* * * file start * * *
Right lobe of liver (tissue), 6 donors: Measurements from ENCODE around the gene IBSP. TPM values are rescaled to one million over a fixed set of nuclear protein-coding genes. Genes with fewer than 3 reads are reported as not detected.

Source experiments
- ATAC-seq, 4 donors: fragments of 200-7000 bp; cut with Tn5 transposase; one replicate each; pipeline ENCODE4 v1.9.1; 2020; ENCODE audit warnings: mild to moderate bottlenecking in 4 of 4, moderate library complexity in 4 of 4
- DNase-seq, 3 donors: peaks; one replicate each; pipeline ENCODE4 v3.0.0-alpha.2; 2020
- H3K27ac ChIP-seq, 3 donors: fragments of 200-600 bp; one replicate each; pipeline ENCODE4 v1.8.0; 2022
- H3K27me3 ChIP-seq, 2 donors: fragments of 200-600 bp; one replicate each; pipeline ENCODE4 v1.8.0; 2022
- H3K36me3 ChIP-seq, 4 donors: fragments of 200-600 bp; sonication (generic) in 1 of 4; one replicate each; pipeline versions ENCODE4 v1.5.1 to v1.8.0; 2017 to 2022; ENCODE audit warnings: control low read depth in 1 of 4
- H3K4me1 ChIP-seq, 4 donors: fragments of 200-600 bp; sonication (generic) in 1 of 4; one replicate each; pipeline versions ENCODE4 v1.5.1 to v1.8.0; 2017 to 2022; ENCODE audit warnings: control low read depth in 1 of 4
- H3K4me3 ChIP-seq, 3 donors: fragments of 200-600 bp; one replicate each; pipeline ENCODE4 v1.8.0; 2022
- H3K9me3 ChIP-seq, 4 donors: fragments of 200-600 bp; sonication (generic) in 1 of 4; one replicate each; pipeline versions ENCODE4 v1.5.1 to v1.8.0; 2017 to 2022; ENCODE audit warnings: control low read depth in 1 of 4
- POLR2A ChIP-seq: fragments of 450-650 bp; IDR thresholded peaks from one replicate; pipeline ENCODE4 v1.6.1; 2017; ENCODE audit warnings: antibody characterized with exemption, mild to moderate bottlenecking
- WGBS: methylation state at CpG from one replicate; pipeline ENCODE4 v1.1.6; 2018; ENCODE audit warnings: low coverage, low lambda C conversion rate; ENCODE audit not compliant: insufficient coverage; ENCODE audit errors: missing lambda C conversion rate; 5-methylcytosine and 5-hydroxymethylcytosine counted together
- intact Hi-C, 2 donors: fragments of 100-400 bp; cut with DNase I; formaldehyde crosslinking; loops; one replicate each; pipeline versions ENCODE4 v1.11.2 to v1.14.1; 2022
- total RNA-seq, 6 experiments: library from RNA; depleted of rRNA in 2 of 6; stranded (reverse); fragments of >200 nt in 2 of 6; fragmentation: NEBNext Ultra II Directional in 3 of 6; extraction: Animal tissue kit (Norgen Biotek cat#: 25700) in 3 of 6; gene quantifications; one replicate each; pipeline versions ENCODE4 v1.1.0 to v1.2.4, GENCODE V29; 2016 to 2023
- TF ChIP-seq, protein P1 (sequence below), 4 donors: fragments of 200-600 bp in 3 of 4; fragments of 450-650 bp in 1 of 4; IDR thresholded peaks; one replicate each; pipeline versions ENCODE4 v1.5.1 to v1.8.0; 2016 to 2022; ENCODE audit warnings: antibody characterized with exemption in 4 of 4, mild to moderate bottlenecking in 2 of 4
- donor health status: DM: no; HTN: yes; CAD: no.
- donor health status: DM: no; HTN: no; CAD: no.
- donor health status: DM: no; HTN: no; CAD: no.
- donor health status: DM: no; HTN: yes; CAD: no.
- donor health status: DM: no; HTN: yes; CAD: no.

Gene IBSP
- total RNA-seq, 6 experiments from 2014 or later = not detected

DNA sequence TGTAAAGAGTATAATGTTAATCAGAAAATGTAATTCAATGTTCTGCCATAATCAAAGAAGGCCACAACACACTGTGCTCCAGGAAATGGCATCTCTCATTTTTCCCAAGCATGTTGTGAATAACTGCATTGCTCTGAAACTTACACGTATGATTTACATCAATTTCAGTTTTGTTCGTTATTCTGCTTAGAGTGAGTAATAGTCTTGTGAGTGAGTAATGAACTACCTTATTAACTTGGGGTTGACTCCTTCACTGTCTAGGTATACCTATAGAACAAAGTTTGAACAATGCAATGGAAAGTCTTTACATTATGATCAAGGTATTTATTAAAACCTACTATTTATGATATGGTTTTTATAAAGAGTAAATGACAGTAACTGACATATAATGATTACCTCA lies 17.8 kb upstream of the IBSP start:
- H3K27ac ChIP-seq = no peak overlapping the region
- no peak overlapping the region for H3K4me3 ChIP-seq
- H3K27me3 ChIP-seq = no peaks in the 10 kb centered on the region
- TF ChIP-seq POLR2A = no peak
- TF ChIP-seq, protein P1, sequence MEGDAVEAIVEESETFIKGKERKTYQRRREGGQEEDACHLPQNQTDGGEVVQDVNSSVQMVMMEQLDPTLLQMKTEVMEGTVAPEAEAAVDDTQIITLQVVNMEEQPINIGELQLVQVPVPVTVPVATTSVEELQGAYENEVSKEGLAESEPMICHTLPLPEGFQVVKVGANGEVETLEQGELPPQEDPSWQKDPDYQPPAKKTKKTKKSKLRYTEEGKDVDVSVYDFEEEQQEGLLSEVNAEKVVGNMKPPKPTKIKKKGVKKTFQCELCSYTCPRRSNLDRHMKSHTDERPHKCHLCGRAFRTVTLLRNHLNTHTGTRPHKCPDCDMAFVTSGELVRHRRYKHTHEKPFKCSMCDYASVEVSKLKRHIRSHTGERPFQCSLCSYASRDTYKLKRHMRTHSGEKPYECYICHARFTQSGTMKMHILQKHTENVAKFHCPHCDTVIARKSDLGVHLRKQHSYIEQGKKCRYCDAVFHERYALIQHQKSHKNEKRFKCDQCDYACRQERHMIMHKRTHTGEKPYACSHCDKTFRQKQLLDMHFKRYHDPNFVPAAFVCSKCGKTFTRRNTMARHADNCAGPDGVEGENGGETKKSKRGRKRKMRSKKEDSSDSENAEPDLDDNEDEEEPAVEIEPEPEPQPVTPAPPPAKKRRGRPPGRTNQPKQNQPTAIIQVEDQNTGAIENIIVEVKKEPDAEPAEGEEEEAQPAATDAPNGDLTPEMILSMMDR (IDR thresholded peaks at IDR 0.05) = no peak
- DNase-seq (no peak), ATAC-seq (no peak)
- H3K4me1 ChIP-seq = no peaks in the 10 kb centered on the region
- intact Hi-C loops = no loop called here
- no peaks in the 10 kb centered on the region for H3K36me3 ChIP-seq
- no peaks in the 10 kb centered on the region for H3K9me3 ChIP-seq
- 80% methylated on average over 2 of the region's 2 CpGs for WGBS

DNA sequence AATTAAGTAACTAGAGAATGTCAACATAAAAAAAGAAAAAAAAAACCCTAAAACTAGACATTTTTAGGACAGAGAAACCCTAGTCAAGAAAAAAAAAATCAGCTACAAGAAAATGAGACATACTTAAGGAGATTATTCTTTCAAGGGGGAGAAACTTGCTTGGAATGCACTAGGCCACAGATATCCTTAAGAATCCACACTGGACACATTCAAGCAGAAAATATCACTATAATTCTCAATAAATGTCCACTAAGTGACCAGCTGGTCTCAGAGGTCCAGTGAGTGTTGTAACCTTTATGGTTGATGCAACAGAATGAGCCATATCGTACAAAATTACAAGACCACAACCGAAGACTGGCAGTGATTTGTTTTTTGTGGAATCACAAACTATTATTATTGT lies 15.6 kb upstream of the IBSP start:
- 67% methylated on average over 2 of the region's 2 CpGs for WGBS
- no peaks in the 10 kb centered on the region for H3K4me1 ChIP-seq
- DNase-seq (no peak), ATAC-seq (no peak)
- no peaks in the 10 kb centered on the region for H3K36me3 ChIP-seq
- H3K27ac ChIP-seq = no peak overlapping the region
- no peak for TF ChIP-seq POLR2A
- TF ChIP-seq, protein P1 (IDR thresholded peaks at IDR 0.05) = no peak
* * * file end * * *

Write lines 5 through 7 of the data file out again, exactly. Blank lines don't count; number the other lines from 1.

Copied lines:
- H3K27ac ChIP-seq, 3 donors: fragments of 200-600 bp; one replicate each; pipeline ENCODE4 v1.8.0; 2022
- H3K27me3 ChIP-seq, 2 donors: fragments of 200-600 bp; one replicate each; pipeline ENCODE4 v1.8.0; 2022
- H3K36me3 ChIP-seq, 4 donors: fragments of 200-600 bp; sonication (generic) in 1 of 4; one replicate each; pipeline versions ENCODE4 v1.5.1 to v1.8.0; 2017 to 2022; ENCODE audit warnings: control low read depth in 1 of 4